Televised Days of Christmas: Santa Claus Conquers the Martians

[Is there a better way to celebrate the manger-birth of a superpowered messiah-baby than watching television? Hell no! Join Rendar Frankenstein as he navigates Spaceship OL through the Televised Days of Christmas!]

It can’t be easy to be Santa.

Sure, the guy doesn’t have to work most days of the year. His extended vacation lasts from about December 26th through December 23rd, excepting the occasional check-ins to make sure his slaves helpers aren’t slackin’. He has the distinct pleasure of hanging his stockings with Mrs. Claus.

There’s no doubt that the jolly fat man has a nice life.

Still, Santa has the most stressful job imaginable. In a single night, the dude travels the globe, delivering presents to every single good boy and girl – a task that demands physical prowess, mental clarity, and incredible courage. By the end of his circumnavigation, St. Nick’s body has withstood incalculable g-force speeds, been stretched and crumpled through Chimneys in Chinese acrobat facsimiles, and subjected to countless cookie-calories. Through all this, Santa manages to keep a perfect record of which presents (or coal-lumps) go to which kids, never making a mistake along the way. And to top it all off, the white-beard’s got John McClane-sized balls, visiting even the homes of deserving children who just so happen to have meth-smokin’ gun enthusiasts for parents.

The only way Santa’s job could be more daunting is if his philanthropy had to go interplanetary.

So what are the implications of other planets making demands of Earth’s resident avatar of goodwill? How does a lifelong altruist react he’s told that he’s not reaching enough people?   What happens when a holiday conflict goes worlds-wide?

Well, it just so happens that Santa Claus Conquers the Martians.

In 1964, director Nicholas Webster assembled a team with the sole purpose of portraying an interplanetary Christmas struggle. The result is Santa Claus Conquers the Martians, a feature that aims to give the `ole Yuletide tradition a shiny science-fiction gloss. Of course, the movie ends up falling victim to the campy sensibilities of the era in which it was produced; as such, it has come to be derided as an earnest effort but celebrated as a kistchy trainwreck.

The movie begins by showing Martian children in a state of mental paralysis, unable to pull themselves away from the living-room video-screen which is playing broadcasts from Earth. Since Mars is in the month of Septober, Earth is in mid-December, and as such all of its television programs are dedicated to Christmastime subjects. The Martian kiddies are so enamored of Santa Claus that they can’t shake the horrific reality that their lives of devoid of joy and cheer and seasonal celebrations.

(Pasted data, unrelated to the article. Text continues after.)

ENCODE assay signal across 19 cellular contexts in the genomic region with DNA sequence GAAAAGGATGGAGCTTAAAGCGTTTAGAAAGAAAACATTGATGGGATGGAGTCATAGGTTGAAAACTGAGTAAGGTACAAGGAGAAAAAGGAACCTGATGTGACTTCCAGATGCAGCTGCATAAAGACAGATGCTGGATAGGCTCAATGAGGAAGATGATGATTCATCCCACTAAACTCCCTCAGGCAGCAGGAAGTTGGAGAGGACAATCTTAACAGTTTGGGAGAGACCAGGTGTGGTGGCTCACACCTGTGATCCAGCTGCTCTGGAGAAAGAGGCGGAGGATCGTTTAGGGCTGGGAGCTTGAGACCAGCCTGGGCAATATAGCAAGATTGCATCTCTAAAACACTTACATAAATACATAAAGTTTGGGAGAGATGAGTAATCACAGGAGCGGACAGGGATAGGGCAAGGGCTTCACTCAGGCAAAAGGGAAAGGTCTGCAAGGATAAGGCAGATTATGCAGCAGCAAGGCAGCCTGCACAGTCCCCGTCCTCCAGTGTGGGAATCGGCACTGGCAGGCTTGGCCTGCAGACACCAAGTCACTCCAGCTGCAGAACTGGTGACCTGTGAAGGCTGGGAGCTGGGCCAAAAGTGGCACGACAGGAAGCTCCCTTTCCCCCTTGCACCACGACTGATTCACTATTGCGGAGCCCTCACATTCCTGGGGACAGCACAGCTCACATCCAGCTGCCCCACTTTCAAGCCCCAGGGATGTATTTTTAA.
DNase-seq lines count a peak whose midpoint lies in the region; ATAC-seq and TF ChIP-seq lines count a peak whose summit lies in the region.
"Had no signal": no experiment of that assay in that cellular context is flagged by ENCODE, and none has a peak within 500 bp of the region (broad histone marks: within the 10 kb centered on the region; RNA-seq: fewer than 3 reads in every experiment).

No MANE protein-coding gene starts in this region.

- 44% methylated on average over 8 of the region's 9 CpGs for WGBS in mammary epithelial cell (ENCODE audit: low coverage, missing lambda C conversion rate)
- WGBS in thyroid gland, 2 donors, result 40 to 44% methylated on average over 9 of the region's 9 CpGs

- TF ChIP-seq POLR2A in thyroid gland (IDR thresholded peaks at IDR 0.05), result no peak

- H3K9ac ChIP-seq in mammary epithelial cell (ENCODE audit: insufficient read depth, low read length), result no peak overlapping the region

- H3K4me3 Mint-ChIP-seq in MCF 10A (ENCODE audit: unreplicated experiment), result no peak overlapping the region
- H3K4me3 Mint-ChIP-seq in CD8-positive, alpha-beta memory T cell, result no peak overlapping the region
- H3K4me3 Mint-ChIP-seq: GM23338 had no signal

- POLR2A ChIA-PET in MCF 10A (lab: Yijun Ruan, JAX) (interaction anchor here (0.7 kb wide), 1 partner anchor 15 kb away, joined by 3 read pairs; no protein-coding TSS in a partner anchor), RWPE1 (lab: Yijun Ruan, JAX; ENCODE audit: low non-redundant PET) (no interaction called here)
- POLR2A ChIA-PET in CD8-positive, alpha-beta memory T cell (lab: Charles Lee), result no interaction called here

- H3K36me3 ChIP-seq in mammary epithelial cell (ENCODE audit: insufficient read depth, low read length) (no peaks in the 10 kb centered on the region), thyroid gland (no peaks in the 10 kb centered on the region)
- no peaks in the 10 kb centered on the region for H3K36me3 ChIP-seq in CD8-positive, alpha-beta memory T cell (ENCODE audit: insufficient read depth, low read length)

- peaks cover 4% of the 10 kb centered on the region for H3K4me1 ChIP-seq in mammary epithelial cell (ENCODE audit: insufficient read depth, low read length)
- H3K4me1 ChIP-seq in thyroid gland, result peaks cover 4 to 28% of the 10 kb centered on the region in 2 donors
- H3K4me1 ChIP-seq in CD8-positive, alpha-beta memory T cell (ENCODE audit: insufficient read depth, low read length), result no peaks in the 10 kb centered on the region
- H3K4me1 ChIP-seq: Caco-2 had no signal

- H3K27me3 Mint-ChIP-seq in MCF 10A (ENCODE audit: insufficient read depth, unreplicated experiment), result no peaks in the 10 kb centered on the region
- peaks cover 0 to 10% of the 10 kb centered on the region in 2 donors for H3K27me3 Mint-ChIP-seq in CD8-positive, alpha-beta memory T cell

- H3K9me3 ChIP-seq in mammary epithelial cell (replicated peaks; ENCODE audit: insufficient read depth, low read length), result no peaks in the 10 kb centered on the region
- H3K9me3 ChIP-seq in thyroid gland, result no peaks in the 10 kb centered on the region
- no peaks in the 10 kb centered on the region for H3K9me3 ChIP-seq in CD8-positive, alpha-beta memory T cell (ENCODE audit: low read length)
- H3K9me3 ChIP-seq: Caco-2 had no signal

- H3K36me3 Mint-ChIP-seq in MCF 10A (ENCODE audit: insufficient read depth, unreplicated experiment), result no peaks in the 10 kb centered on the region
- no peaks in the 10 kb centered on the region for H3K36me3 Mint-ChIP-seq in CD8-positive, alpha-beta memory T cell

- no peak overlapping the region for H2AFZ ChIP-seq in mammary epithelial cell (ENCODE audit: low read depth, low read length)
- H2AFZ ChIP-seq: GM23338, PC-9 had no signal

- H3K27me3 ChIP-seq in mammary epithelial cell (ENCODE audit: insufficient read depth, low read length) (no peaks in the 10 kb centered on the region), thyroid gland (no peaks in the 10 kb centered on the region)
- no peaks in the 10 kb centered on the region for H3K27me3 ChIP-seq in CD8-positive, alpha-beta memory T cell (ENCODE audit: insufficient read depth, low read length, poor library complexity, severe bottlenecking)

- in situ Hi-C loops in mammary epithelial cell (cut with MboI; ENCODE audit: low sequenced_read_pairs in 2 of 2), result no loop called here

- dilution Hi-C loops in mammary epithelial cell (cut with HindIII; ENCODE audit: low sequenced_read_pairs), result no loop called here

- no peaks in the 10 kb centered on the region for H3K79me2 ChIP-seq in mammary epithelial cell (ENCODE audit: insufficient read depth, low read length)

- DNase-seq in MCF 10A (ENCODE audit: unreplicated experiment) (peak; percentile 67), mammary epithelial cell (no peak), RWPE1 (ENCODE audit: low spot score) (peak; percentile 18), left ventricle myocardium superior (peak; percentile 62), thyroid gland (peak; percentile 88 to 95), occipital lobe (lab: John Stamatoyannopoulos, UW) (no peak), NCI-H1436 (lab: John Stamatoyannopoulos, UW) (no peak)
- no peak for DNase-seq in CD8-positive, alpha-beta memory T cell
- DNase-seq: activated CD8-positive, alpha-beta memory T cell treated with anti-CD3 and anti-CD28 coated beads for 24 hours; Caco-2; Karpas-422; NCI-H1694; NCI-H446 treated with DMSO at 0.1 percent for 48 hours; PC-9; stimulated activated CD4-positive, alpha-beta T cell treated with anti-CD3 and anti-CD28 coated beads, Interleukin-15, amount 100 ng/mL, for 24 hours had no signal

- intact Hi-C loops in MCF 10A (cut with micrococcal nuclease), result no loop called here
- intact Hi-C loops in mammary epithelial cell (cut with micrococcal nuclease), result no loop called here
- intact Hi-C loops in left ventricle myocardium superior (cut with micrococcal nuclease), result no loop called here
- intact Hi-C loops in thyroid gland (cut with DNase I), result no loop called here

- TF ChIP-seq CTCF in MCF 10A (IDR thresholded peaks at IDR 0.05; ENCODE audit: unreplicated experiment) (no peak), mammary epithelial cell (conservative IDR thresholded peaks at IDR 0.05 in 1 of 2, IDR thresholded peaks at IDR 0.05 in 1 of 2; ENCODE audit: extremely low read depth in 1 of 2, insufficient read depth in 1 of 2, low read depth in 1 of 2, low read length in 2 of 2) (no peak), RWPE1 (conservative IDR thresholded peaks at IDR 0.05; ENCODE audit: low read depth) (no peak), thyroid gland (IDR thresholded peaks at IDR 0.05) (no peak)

The kids of Mars aren’t eating. They aren’t sleeping. All they’re doing is longing for Santa Claus.

When Kimar, Martian leader and all-around badass, notices the duress his children are under, he decides to act. Against the wishes of his council, Kimar seeks the wisdom of Chochem, the centuries-old Martian sage. Chochem tells the council that they’ve become wayward, training their children to become unthinking cogs of a militaristic regime rather than free-thinking, high-spirited creators of tomorrow. As such, he urges them to ape the Earthlings and introduce a Santa to the red planet.

Unfortunately, Kimar assumes that the only way to bring Christmas to Mars is to kidnap Earth’s Santa Claus. A raid is arranged and before long Santa is traveling to the fourth rock from the sun against his will. However, a couple of Earth-kids have stowed aboard the Martian rocket, originally brought aboard by Dropo, Kimar’s the intellectually-deficient but wholly benevolent slave.

Once back on Mars, Santa is forced to work in a faux-North Pole that produces toys via automation. Mr. Kringle isn’t happy about being indentured, but he’s acquiescent. But what really gets under his skin is that Kimar’s plan doesn’t even allow him to fully utilize his skills, as all he does is press a button. Kimar begins to notice that the most jubilant being of Earth isn’t happy on Mars, and neither are the Earth-children.

And that gets Kimar thinkin’.

So despite being a kidnapper, Kimar is actually well-intentioned. At the end of the day, the dude just wants the children of Mars to be happy. The same cannot be said of Voldar, the malevolent council member who tries to sabotage the mission at every turn. With his poorly applied green face paint and Rick Rude-styled mustache, this curmudgeon’s evil ploys steals the show.

When all is said and done, Earth gets its Santa Claus back. And Mars gets a Santa Claus too! Santa Claus Conquers the Martians is a rumination on the idea that beings of consciousness are in some ways very similar, and in others quite different. We all need love and affection and celebration in our lives.

But we might need different types of love and affection and celebration.